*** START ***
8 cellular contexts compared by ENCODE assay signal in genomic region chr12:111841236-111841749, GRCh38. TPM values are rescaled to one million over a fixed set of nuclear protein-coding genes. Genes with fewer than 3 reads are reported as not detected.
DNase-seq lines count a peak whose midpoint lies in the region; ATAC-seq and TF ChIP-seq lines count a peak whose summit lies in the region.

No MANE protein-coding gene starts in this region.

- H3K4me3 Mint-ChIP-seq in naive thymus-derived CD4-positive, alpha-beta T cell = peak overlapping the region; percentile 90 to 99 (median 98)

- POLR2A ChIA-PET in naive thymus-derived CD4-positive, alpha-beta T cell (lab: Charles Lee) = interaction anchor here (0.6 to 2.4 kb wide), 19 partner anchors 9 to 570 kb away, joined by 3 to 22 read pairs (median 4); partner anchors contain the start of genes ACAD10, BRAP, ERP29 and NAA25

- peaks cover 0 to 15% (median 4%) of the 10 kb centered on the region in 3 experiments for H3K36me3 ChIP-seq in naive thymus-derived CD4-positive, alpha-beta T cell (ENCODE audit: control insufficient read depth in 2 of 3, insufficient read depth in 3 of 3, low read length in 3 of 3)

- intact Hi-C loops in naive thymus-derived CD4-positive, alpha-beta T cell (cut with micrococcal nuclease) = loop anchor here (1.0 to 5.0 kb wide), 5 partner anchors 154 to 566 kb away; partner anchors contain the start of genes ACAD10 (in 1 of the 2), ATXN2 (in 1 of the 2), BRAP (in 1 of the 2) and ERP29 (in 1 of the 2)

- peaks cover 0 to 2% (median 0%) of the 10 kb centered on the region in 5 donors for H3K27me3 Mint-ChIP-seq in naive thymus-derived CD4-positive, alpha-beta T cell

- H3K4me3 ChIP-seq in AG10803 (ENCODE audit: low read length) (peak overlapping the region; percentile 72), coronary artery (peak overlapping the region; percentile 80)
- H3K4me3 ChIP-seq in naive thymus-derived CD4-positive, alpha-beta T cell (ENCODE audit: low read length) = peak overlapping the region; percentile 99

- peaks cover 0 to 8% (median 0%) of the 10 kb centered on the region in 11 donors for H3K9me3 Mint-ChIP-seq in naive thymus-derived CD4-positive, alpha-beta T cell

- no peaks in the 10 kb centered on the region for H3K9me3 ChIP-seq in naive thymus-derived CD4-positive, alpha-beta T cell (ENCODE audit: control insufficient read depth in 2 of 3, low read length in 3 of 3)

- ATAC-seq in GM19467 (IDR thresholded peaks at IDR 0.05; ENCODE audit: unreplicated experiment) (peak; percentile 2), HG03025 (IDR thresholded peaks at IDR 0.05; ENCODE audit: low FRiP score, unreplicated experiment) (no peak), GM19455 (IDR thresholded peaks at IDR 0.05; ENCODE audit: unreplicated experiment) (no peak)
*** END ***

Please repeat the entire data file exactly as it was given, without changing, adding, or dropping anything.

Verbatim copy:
8 cellular contexts compared by ENCODE assay signal in genomic region chr12:111841236-111841749, GRCh38. TPM values are rescaled to one million over a fixed set of nuclear protein-coding genes. Genes with fewer than 3 reads are reported as not detected.
DNase-seq lines count a peak whose midpoint lies in the region; ATAC-seq and TF ChIP-seq lines count a peak whose summit lies in the region.

No MANE protein-coding gene starts in this region.

- H3K4me3 Mint-ChIP-seq in naive thymus-derived CD4-positive, alpha-beta T cell = peak overlapping the region; percentile 90 to 99 (median 98)

- POLR2A ChIA-PET in naive thymus-derived CD4-positive, alpha-beta T cell (lab: Charles Lee) = interaction anchor here (0.6 to 2.4 kb wide), 19 partner anchors 9 to 570 kb away, joined by 3 to 22 read pairs (median 4); partner anchors contain the start of genes ACAD10, BRAP, ERP29 and NAA25

- peaks cover 0 to 15% (median 4%) of the 10 kb centered on the region in 3 experiments for H3K36me3 ChIP-seq in naive thymus-derived CD4-positive, alpha-beta T cell (ENCODE audit: control insufficient read depth in 2 of 3, insufficient read depth in 3 of 3, low read length in 3 of 3)

- intact Hi-C loops in naive thymus-derived CD4-positive, alpha-beta T cell (cut with micrococcal nuclease) = loop anchor here (1.0 to 5.0 kb wide), 5 partner anchors 154 to 566 kb away; partner anchors contain the start of genes ACAD10 (in 1 of the 2), ATXN2 (in 1 of the 2), BRAP (in 1 of the 2) and ERP29 (in 1 of the 2)

- peaks cover 0 to 2% (median 0%) of the 10 kb centered on the region in 5 donors for H3K27me3 Mint-ChIP-seq in naive thymus-derived CD4-positive, alpha-beta T cell

- H3K4me3 ChIP-seq in AG10803 (ENCODE audit: low read length) (peak overlapping the region; percentile 72), coronary artery (peak overlapping the region; percentile 80)
- H3K4me3 ChIP-seq in naive thymus-derived CD4-positive, alpha-beta T cell (ENCODE audit: low read length) = peak overlapping the region; percentile 99

- peaks cover 0 to 8% (median 0%) of the 10 kb centered on the region in 11 donors for H3K9me3 Mint-ChIP-seq in naive thymus-derived CD4-positive, alpha-beta T cell

- no peaks in the 10 kb centered on the region for H3K9me3 ChIP-seq in naive thymus-derived CD4-positive, alpha-beta T cell (ENCODE audit: control insufficient read depth in 2 of 3, low read length in 3 of 3)

- ATAC-seq in GM19467 (IDR thresholded peaks at IDR 0.05; ENCODE audit: unreplicated experiment) (peak; percentile 2), HG03025 (IDR thresholded peaks at IDR 0.05; ENCODE audit: low FRiP score, unreplicated experiment) (no peak), GM19455 (IDR thresholded peaks at IDR 0.05; ENCODE audit: unreplicated experiment) (no peak)